Heid E. Erdrich was born in 1963 in Breckenridge, Minnesota, grew up in Wahpeton, North Dakota, and is Ojibwe enrolled at Turtle Mountain. Erdrich is the author of numerous collections, including Little Big Bully (Penguin, 2020), Curator of Ephemera at the New Museum for Archaic Media (Michigan State University Press, 2017) and four others, as well as the forthcoming Verb Animate. Little Big Bully won the 2022 Rebekah Johnson Bobbitt National Prize for Poetry from the Library of Congress and the 2021 Balcones Poetry Prize. Erdrich is also the regional editor for When the Light of the World Was Subdued, Our Songs Came Through (Norton, 2021), an anthology of Native American poetry edited by Joy Harjo; the editor of New Poets of Native Nations (Graywolf Press, 2018); and coeditor of Sister Nations: Native American Women Writers on Community (Minnesota Historical Society Press, 2002). She has received two Minnesota Book Awards, as well as fellowships and awards from the National Poetry Series, Native Arts and Cultures Foundation, McKnight Foundation, Minnesota State Arts Board, Bush Foundation, Loft Literary Center, First People’s Fund, and others. Erdrich served as literary curator for the traveling exhibition Hearts of Our People: Native Women Artist and guest curator for Boundless, an exhibition of images and text at Amherst College’s Mead Art Museum (on view September 12, 2023–January 7, 2024). She received a BA from Dartmouth College, two MA degrees from the Johns Hopkins Writing Seminars, and a PhD from the Union Institute.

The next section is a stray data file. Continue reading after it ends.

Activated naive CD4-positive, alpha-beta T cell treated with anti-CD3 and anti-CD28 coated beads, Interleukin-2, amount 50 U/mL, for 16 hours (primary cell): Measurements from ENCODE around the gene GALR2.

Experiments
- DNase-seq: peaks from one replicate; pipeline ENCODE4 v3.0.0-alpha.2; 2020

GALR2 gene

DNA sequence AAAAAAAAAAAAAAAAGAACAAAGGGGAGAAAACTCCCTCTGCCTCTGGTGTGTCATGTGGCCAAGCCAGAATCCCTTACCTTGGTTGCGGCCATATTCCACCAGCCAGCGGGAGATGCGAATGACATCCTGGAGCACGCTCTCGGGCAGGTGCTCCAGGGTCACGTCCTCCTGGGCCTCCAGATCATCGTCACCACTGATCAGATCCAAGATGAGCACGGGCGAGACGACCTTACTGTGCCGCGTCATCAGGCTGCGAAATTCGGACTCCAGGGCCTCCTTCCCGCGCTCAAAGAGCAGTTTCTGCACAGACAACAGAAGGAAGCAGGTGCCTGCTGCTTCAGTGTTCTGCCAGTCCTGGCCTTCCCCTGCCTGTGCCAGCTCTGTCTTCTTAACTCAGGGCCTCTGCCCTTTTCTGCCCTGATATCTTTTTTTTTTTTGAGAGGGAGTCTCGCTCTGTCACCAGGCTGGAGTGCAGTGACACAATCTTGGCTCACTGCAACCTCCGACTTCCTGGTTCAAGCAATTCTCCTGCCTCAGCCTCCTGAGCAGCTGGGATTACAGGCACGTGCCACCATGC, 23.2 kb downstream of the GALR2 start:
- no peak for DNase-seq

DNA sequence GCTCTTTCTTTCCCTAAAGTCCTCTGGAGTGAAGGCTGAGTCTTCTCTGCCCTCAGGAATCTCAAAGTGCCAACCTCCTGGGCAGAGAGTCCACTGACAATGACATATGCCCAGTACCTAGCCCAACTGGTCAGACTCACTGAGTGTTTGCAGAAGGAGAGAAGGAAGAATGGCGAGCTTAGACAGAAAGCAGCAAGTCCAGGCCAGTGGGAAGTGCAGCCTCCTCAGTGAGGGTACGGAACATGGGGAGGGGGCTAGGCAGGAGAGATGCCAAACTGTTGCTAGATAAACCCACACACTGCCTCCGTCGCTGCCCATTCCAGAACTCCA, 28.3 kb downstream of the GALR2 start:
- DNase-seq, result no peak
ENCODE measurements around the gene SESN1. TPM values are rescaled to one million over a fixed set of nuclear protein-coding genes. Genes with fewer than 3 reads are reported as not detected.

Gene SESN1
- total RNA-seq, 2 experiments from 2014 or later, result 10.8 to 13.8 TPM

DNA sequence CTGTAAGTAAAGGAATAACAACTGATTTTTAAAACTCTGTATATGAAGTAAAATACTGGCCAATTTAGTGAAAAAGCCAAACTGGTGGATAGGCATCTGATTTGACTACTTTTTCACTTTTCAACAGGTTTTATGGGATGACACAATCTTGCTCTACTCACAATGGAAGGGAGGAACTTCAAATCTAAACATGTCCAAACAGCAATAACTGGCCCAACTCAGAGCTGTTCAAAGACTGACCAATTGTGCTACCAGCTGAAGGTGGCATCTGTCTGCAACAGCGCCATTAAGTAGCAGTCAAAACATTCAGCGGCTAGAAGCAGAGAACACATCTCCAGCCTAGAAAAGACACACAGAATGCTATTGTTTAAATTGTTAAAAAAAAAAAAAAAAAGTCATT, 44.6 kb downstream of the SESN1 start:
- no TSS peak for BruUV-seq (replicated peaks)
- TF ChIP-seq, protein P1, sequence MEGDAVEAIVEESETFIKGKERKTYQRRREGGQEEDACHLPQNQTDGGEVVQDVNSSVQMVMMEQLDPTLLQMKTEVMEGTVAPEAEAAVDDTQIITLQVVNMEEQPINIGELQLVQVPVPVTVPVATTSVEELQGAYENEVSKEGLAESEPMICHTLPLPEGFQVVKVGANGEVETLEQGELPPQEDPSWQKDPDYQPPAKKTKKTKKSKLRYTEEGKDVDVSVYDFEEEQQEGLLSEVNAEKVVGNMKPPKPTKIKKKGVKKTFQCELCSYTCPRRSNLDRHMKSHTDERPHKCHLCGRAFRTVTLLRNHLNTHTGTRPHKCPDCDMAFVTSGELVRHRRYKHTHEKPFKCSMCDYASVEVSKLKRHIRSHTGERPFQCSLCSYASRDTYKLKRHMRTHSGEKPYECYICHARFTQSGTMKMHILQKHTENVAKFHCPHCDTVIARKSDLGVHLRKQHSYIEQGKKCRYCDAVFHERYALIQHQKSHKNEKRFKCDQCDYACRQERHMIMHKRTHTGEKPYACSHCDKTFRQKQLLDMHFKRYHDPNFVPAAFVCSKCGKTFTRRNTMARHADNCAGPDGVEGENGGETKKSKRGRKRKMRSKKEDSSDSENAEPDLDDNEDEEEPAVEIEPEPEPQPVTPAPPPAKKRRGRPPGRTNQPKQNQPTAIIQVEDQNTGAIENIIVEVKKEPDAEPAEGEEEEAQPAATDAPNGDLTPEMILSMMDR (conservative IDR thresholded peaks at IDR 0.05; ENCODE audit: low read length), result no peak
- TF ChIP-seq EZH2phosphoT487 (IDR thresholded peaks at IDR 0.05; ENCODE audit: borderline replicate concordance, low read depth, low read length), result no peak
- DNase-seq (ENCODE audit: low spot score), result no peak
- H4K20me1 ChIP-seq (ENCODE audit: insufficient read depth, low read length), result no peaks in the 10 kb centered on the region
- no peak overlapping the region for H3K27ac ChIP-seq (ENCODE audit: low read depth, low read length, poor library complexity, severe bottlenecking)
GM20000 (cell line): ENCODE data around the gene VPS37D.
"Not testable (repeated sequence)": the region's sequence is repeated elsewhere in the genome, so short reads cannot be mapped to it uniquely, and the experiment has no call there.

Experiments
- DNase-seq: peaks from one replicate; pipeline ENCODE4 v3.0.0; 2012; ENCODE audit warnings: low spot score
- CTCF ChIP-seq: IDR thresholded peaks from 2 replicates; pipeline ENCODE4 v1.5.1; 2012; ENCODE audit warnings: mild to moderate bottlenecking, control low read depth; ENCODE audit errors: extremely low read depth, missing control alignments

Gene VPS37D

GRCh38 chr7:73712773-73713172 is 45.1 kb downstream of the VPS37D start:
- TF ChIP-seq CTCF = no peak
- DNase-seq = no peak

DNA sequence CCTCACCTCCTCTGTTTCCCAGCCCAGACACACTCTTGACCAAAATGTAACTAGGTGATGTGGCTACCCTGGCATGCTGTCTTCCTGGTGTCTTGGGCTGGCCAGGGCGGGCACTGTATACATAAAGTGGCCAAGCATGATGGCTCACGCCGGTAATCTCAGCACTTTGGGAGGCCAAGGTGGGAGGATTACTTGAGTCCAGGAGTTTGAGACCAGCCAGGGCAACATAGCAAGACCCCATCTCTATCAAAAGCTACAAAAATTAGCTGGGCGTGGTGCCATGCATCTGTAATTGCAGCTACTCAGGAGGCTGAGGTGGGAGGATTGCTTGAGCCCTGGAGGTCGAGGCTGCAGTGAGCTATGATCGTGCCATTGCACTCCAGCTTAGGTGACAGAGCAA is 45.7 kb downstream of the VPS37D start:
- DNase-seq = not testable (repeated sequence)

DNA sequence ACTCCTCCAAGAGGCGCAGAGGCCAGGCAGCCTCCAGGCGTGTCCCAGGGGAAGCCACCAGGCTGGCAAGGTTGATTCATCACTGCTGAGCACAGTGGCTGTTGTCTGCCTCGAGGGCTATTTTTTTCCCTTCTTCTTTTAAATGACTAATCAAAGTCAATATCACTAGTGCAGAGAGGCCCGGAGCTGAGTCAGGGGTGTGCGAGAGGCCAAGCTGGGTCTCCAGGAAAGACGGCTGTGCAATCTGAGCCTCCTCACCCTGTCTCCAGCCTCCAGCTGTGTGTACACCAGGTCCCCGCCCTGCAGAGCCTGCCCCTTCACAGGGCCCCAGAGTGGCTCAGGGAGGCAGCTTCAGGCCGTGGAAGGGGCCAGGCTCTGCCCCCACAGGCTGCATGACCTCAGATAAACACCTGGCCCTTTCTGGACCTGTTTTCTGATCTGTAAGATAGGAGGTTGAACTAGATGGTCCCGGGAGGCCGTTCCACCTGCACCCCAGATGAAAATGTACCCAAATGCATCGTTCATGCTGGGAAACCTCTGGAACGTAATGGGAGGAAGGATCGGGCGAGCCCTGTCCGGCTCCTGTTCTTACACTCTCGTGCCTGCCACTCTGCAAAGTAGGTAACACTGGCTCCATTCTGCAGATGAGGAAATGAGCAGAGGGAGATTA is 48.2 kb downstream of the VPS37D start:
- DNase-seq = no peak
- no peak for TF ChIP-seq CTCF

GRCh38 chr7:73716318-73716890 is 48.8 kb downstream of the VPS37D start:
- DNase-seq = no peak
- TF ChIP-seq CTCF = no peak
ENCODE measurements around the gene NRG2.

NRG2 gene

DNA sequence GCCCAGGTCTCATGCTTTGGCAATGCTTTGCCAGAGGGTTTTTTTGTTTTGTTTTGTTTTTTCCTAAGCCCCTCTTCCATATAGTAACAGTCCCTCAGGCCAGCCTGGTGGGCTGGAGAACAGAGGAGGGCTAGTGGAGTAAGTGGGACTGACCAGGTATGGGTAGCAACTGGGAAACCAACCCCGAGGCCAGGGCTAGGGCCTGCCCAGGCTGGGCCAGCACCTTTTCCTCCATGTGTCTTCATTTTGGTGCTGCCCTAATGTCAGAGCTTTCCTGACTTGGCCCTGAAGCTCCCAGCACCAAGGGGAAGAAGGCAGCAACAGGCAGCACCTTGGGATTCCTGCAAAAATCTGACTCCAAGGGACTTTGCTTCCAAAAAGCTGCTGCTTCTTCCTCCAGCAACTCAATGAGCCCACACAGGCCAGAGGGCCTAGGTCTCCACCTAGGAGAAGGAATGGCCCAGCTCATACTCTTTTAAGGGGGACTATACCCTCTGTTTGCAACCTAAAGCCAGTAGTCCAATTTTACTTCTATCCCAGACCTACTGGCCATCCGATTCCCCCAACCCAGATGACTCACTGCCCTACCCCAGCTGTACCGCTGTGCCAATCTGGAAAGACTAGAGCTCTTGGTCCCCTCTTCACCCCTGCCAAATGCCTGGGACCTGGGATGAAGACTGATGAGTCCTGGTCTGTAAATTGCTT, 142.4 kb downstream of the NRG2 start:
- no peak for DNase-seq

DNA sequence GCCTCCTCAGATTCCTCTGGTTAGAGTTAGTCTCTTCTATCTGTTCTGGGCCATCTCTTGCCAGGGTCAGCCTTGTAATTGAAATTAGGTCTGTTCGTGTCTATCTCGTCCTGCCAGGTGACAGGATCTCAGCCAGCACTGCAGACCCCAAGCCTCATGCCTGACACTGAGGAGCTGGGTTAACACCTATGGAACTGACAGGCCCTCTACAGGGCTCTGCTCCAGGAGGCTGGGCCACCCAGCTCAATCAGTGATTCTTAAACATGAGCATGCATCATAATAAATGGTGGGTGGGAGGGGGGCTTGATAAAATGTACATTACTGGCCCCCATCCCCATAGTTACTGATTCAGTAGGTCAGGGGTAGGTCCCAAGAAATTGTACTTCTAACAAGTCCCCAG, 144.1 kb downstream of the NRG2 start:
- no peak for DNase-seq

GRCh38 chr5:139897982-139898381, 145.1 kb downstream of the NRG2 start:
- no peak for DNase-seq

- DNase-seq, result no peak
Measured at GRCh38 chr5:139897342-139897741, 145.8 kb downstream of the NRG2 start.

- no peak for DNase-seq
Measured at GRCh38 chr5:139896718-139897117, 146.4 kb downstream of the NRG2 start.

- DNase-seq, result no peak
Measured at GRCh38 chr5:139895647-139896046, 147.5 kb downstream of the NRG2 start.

Jorie Graham, Boylston Professor of Rhetoric and Oratory, Harvard University

Jorie Graham is the author of numerous collections of poetry, including To 2040; [To] The Last [Be] Human, which collects four poetry collections—Sea Change, Place, Fast, and Runaway; From the New World: Poems 1976–2014; Place, winner of the Forward Prize in 2012; and The Dream of the Unified Field: Selected Poems 1974–1994, winner of the 1996 Pulitzer Prize for Poetry. Her other poetry collections include Overlord, Never, Swarm, The Errancy, Materialism, Region of Unlikeness, The End of Beauty, Erosion, and Hybrids of Plants and Ghosts. She served as a chancellor of the Academy of American Poets (1997–2003) and has also edited two anthologies, Earth Took of Earth: 100 Great Poems of the English Language and Best American Poetry 1990. She serves as the Boylston Professor of Rhetoric and Oratory at Harvard University, the first woman to be named to the position.